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Uhuru, Raila defied on election reforms

Leaders from the Senate and National Assembly display copies of the report by the Joint Select Committee on electoral reforms at Parliament on August 18, 2016.
Leaders from the Senate and National Assembly display copies of the report by the Joint Select Committee on electoral reforms at Parliament on August 18, 2016. PHOTO | EVANS HABIL | NATION MEDIA GROUP

National Assembly leaders on Wednesday evening forced debate on the report of the select committee on electoral reforms to be postponed after MPs defied President Uhuru Kenyatta and Cord chief Raila Odinga by removing proposals on party hopping.

Majority Leader Aden Duale and his Minority counterpart Francis Nyenze successfully argued for postponement of the heated debate after realising the MPs were planning to change more parts.

Deputy Speaker Joyce Laboso, who had a difficult time as MPs lobbied loudly and rebelled against the proposals, eventually agreed to push debate to the afternoon today to allow for consultations.

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“You know this was a negotiated agreement so let the leadership consult,” she said, with about 35 minutes to the end of the sitting.

Asking for the postponement, Mr Duale said the House risks going against a ruling by Speaker Muturi when the motion for the creation of the committee was brought in July that it would not be changed.

Mr Duale asked Dr Laboso to state what would happen now that the Senate had passed the report unchanged and the National Assembly had removed the proposal on party hopping.

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He was supported by Mr Nyenze but Deputy Minority Leader Jakoyo Midiwo joined MPs who had argued that the select committee went beyond its mandate by proposing changes to laws on how parties manage nominations.

“The substantive Speaker ruled that this thing is not amendable. We need to take time and see how to go about it. It is a first for us and we must find a way to deal with it,” said Mr Midiwo.

He then proceeded to tear into the committee co-chaired by senators James Orengo and Kiraitu Murungi for going beyond its mandate.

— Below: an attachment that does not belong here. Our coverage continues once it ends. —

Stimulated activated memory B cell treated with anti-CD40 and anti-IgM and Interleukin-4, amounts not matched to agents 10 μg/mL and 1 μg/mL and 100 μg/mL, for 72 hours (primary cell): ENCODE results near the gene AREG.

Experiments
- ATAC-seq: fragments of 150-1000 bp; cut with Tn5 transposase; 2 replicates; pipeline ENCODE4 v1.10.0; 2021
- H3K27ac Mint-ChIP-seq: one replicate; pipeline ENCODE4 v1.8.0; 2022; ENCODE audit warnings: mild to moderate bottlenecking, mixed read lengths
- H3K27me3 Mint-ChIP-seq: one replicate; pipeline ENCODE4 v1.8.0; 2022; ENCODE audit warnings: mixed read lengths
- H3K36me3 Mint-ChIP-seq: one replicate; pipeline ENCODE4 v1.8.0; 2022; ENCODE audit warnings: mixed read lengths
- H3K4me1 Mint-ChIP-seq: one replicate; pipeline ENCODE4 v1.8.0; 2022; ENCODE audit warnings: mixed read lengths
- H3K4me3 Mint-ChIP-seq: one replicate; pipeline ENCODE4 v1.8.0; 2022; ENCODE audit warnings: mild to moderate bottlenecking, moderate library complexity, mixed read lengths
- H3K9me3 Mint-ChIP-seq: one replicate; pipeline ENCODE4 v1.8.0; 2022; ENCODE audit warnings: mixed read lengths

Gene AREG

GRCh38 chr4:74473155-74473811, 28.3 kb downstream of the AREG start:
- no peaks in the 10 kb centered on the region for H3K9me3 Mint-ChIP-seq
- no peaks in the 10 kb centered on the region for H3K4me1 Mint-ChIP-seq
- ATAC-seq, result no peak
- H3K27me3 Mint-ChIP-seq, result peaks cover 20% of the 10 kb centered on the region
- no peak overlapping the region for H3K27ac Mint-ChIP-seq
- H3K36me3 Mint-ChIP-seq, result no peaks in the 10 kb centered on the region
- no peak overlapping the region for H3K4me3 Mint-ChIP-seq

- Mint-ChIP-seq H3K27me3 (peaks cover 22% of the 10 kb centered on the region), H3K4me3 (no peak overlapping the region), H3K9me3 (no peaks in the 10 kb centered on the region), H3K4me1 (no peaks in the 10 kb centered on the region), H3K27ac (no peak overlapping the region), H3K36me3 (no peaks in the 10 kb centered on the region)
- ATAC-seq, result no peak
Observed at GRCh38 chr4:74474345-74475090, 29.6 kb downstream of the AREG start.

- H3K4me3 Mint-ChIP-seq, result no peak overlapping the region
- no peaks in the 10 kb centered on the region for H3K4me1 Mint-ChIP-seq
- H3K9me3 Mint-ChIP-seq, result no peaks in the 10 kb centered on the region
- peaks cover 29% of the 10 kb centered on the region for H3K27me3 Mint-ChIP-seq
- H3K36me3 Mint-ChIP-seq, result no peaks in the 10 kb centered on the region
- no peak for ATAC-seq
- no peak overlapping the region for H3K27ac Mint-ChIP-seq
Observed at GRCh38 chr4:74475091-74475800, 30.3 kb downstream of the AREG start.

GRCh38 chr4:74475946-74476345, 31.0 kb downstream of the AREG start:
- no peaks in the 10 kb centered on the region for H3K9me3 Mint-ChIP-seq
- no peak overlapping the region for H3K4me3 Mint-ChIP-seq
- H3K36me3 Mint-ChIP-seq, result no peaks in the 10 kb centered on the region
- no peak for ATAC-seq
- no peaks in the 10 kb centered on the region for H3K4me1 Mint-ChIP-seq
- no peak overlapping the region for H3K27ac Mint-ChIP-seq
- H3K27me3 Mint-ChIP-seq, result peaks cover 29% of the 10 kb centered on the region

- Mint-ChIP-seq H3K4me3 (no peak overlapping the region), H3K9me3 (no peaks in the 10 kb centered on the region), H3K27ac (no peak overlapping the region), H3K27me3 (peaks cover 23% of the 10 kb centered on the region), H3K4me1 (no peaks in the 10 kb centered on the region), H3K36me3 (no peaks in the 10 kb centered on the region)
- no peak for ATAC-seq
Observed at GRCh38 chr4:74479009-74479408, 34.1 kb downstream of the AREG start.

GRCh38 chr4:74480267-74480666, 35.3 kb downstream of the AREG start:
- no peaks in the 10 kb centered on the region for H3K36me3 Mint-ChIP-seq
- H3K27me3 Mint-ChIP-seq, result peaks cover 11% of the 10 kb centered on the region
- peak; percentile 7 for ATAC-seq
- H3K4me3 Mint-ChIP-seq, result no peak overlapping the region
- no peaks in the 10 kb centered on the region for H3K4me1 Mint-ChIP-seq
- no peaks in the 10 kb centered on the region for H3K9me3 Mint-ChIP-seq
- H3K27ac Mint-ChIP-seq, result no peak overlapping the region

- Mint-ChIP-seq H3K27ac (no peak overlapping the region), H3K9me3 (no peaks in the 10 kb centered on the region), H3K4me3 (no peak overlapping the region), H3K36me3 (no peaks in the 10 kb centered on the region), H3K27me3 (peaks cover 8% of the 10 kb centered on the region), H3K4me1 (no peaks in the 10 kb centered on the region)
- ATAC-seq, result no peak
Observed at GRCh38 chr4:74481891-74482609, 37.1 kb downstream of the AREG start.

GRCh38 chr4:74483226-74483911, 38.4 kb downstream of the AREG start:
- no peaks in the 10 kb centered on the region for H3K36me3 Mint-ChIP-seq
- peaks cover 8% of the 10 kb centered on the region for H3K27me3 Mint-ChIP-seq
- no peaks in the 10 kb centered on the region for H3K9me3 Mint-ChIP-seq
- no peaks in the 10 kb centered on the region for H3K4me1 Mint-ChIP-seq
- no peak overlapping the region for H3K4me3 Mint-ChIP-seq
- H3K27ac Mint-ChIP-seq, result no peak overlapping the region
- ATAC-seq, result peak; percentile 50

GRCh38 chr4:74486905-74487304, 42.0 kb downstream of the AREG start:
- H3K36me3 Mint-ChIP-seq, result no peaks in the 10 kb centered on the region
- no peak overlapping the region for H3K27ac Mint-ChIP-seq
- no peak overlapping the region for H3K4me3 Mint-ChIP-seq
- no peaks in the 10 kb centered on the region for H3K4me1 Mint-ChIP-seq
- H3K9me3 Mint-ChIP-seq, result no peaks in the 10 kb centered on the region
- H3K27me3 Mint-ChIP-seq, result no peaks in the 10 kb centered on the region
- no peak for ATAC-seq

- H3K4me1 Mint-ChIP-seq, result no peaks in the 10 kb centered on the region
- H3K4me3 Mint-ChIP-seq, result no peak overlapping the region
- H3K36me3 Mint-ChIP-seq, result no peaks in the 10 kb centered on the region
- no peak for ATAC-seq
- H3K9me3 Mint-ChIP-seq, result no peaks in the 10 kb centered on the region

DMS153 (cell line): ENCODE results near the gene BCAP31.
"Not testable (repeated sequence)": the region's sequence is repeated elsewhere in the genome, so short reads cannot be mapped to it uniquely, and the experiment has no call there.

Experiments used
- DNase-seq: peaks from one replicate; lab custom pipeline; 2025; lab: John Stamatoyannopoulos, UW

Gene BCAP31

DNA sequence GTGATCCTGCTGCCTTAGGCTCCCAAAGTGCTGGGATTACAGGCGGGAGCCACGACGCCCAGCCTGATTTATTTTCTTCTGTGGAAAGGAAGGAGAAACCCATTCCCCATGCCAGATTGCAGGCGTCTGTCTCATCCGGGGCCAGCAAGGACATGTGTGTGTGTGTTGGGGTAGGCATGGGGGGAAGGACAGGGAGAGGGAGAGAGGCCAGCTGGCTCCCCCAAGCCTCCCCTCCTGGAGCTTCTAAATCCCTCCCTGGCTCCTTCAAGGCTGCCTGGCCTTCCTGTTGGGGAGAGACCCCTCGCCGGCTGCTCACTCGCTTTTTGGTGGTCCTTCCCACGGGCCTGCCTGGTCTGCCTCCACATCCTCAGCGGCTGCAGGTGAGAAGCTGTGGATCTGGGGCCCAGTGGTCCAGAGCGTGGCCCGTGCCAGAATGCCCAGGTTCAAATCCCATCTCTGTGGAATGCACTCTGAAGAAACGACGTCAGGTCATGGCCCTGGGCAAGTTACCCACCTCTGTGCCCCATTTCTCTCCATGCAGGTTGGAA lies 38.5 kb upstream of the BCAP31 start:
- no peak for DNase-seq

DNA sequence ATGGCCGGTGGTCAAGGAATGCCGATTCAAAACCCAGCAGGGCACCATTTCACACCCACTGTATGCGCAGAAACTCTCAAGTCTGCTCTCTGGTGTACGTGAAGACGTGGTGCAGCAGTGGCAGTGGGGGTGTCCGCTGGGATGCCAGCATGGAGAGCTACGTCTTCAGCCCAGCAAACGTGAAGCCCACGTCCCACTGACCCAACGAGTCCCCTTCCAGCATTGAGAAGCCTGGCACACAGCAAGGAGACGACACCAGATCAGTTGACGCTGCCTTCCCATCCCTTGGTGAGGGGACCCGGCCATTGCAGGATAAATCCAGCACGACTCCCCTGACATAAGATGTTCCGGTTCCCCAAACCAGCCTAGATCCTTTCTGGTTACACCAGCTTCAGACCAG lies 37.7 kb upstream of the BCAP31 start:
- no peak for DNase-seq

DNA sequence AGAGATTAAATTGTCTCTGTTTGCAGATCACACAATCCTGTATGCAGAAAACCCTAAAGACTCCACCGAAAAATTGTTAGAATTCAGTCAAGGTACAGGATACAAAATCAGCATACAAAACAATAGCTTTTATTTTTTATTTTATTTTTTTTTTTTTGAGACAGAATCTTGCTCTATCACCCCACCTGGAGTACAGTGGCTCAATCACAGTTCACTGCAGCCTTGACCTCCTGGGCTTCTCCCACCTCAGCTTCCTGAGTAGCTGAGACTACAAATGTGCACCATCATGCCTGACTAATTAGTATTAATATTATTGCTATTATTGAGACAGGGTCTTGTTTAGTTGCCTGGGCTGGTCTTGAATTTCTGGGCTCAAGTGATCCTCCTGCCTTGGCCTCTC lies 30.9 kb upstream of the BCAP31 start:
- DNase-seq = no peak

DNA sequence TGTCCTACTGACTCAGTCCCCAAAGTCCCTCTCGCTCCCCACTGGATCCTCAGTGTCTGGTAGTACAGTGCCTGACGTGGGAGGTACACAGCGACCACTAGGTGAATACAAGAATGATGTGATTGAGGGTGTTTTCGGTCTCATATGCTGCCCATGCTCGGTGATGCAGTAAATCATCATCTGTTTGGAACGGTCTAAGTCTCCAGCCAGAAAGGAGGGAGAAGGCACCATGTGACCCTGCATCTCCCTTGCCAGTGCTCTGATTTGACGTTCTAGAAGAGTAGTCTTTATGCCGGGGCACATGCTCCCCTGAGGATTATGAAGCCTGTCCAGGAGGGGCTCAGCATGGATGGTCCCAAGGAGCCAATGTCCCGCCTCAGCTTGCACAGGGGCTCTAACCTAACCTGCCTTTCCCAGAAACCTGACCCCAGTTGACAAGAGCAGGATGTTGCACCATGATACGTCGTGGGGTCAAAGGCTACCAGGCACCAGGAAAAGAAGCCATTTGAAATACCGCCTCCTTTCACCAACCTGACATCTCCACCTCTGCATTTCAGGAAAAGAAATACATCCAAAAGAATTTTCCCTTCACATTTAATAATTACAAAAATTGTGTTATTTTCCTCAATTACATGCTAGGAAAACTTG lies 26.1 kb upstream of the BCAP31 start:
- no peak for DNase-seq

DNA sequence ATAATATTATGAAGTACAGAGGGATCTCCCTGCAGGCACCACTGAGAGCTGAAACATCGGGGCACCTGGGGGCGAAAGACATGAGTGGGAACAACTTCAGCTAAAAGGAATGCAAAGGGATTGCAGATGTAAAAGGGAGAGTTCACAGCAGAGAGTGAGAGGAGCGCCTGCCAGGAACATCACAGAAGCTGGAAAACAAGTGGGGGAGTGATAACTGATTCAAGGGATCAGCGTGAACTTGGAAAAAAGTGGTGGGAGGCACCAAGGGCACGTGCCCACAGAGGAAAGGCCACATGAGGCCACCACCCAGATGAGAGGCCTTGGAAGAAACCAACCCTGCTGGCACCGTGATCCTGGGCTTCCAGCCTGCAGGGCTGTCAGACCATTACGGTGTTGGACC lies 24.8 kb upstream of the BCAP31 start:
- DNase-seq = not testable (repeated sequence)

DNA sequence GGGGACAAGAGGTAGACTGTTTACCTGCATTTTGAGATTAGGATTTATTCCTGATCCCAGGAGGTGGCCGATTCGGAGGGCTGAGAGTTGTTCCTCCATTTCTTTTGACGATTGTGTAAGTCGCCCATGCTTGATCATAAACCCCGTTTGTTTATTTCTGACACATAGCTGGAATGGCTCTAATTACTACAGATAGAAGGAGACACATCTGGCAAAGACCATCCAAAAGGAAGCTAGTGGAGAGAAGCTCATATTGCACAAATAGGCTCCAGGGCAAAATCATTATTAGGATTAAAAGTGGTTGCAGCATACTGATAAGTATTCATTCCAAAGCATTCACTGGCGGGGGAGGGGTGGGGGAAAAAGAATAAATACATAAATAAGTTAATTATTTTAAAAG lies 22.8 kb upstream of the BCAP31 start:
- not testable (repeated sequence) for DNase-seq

“You cannot send someone for milk and they bring sugar,” he added.


Mr Midiwo said he also supports the idea that barring party hopping would be unconstitutional.

Emurua Dikiir MP Johana Ngeno closed the argument forcefully, saying: “You cannot tell us that because your interest has been secured, this report is good.

If this document is not amended, we are going to throw it out. Now that the Senate has passed it, we’ll go to mediation and have it changed to what we want. Who are you going to consult? Oracles? This thing is not cast in stone.”

Describing the report as bound pieces of paper, Mr Ngeno said it would have to be amended.

The consultations will also centre on whether the deletion of the proposal to bar party hopping sponsored by Kisumu West MP Olago Aluoch would remain.

Mr Aluoch earlier led MPs who support party hopping in recording a first victory by removing the proposal.

The heads of the coalitions in the House were quiet then as MPs, led by beneficiaries of a loophole in the law allowing candidates to change parties close to the elections, introduced the amendment.

They had worked hard to get 102 MPs to vote against a proposed postponement of the debate, which had become heated as MPs questioned the legality of the proposal they later deleted.

There is still more to be done on that front, though, as the amendment Bill is yet to be passed.

The report sailed through the Senate earlier in the day, with Mr Murungi and Mr Orengo having an easier time in getting the report adopted.

Mr Murungi said allowing party hoppers free rein would beat the purpose of party nominations.

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